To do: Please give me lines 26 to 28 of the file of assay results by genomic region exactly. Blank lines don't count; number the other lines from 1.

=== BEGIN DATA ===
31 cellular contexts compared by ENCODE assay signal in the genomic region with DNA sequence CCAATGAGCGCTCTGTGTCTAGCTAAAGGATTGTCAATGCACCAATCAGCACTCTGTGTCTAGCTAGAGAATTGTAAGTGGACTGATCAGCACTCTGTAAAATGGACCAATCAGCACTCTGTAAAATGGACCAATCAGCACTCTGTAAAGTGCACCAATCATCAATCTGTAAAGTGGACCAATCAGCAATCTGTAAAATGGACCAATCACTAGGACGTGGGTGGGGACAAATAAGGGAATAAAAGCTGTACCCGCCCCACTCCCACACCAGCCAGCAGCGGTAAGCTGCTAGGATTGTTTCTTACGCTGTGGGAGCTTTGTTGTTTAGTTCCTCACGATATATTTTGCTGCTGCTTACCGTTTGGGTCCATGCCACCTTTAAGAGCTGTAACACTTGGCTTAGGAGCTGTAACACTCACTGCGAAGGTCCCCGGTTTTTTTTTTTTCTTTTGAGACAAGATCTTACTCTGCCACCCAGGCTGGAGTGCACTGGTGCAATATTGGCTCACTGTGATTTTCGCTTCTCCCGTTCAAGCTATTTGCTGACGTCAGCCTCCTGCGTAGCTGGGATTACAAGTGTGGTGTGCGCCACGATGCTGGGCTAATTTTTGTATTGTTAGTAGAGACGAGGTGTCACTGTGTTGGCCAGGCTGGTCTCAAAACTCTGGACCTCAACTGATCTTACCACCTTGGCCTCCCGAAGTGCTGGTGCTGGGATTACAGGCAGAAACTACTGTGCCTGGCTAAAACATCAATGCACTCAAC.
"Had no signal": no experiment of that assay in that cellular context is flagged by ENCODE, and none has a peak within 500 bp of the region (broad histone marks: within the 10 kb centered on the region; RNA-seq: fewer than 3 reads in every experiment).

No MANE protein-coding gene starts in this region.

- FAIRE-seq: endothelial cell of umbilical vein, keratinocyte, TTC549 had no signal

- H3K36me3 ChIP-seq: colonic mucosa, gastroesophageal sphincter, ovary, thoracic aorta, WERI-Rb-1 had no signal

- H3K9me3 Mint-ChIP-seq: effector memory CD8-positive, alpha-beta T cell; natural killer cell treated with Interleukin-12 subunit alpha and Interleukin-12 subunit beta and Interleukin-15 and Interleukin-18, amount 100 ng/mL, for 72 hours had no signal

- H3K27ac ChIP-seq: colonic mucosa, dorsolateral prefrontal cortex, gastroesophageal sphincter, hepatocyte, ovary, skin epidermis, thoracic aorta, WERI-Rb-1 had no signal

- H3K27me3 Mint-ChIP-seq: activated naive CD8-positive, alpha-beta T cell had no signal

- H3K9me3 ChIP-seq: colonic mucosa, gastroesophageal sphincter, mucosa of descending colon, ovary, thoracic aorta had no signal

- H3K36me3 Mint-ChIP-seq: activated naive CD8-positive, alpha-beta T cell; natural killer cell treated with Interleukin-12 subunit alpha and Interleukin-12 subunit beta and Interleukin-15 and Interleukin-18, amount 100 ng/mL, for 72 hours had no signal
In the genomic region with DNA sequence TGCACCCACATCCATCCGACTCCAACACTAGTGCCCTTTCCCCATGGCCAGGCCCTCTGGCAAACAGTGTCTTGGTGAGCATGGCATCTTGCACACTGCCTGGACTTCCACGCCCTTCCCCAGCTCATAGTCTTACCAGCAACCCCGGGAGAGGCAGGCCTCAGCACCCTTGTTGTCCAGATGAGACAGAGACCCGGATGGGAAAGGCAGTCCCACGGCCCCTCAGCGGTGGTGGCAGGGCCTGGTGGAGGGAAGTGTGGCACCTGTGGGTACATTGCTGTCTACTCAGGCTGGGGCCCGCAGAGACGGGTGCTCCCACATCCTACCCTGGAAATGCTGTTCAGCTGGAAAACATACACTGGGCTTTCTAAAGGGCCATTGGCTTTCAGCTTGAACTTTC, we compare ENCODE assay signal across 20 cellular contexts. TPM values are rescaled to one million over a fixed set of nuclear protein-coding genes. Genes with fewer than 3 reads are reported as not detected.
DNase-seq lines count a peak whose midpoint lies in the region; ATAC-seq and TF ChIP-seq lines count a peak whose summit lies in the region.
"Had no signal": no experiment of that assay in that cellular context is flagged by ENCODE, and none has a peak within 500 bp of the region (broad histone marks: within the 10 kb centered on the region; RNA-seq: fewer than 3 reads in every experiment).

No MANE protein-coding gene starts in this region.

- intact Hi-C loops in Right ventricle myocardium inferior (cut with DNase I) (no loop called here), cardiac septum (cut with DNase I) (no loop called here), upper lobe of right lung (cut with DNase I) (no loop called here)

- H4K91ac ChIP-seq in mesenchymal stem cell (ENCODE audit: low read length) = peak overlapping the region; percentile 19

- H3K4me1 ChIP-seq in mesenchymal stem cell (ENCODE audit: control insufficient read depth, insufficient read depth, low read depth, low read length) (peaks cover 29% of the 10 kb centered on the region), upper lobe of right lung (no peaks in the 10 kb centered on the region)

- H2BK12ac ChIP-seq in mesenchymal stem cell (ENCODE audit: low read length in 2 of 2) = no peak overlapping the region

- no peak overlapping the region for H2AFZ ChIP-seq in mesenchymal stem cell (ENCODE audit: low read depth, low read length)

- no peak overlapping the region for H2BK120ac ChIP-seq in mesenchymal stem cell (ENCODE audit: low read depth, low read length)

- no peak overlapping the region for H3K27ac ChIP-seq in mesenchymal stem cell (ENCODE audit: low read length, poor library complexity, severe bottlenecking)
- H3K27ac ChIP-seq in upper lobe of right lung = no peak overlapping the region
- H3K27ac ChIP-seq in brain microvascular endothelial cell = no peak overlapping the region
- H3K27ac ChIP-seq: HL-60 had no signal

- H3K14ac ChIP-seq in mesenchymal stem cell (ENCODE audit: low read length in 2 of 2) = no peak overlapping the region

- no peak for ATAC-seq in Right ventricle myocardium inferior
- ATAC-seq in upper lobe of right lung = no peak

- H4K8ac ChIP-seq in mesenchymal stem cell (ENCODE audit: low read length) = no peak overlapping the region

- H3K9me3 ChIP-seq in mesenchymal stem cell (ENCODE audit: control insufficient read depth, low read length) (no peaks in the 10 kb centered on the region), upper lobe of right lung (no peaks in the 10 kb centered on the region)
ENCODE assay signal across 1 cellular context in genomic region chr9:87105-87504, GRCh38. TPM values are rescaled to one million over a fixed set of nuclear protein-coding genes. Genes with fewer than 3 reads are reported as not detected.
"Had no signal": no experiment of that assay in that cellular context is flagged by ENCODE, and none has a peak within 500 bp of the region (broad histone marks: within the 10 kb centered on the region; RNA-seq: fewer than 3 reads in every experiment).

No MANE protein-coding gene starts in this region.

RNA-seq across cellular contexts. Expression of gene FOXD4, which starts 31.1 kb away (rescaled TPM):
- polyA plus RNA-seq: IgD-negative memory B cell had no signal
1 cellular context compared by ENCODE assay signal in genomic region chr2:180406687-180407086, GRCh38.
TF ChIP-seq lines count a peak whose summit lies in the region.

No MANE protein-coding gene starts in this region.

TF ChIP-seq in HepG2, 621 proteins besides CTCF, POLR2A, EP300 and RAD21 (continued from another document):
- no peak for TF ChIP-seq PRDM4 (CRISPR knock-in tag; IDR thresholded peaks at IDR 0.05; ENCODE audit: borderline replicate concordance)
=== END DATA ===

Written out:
- no peak for ATAC-seq in Right ventricle myocardium inferior
- ATAC-seq in upper lobe of right lung = no peak

- H4K8ac ChIP-seq in mesenchymal stem cell (ENCODE audit: low read length) = no peak overlapping the region